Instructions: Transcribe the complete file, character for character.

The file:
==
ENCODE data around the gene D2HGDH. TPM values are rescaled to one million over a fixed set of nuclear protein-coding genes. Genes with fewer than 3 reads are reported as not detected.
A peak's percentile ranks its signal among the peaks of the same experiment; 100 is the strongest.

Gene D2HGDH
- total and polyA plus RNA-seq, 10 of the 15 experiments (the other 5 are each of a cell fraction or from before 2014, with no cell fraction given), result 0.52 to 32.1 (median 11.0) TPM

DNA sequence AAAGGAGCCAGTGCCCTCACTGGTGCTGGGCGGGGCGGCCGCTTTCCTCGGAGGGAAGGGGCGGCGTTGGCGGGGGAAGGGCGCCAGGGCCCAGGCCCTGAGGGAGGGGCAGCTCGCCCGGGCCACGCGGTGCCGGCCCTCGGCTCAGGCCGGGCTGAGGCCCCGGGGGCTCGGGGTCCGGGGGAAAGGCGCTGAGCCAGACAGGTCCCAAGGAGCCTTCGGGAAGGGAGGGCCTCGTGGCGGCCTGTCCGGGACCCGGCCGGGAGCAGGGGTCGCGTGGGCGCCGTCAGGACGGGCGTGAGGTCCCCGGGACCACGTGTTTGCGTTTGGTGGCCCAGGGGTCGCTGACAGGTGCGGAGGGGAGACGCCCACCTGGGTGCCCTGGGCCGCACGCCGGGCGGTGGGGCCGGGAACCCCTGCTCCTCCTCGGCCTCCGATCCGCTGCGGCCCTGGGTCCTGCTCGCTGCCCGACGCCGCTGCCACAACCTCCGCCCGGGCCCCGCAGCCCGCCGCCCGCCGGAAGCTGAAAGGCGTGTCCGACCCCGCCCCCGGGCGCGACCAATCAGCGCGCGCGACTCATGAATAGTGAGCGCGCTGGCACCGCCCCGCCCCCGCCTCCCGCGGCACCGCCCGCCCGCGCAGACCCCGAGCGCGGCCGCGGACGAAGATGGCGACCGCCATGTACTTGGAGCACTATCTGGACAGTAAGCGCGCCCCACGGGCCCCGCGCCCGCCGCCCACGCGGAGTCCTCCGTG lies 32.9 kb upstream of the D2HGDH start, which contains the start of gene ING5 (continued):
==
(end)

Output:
ENCODE data around the gene D2HGDH. TPM values are rescaled to one million over a fixed set of nuclear protein-coding genes. Genes with fewer than 3 reads are reported as not detected.
A peak's percentile ranks its signal among the peaks of the same experiment; 100 is the strongest.

Gene D2HGDH
- total and polyA plus RNA-seq, 10 of the 15 experiments (the other 5 are each of a cell fraction or from before 2014, with no cell fraction given), result 0.52 to 32.1 (median 11.0) TPM

DNA sequence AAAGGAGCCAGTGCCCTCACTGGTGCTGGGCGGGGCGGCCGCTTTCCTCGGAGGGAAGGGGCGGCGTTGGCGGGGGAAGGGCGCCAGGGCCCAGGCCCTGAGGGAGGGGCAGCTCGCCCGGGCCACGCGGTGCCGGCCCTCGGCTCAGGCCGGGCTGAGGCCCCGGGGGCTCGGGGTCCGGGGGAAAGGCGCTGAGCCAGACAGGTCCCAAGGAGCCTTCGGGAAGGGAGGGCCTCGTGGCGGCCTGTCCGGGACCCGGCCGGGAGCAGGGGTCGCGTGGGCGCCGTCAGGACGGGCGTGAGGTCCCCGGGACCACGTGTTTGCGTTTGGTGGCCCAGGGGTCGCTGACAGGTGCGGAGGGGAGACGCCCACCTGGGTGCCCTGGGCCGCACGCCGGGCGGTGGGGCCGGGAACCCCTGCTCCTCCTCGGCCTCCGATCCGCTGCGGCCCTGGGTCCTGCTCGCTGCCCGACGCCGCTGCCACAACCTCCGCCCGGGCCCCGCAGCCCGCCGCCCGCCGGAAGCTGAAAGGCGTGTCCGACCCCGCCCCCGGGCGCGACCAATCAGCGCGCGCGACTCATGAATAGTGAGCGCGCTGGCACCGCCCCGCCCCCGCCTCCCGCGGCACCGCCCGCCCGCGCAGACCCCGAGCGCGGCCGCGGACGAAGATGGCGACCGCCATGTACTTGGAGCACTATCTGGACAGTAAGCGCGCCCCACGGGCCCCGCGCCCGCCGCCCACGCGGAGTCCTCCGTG lies 32.9 kb upstream of the D2HGDH start, which contains the start of gene ING5 (continued):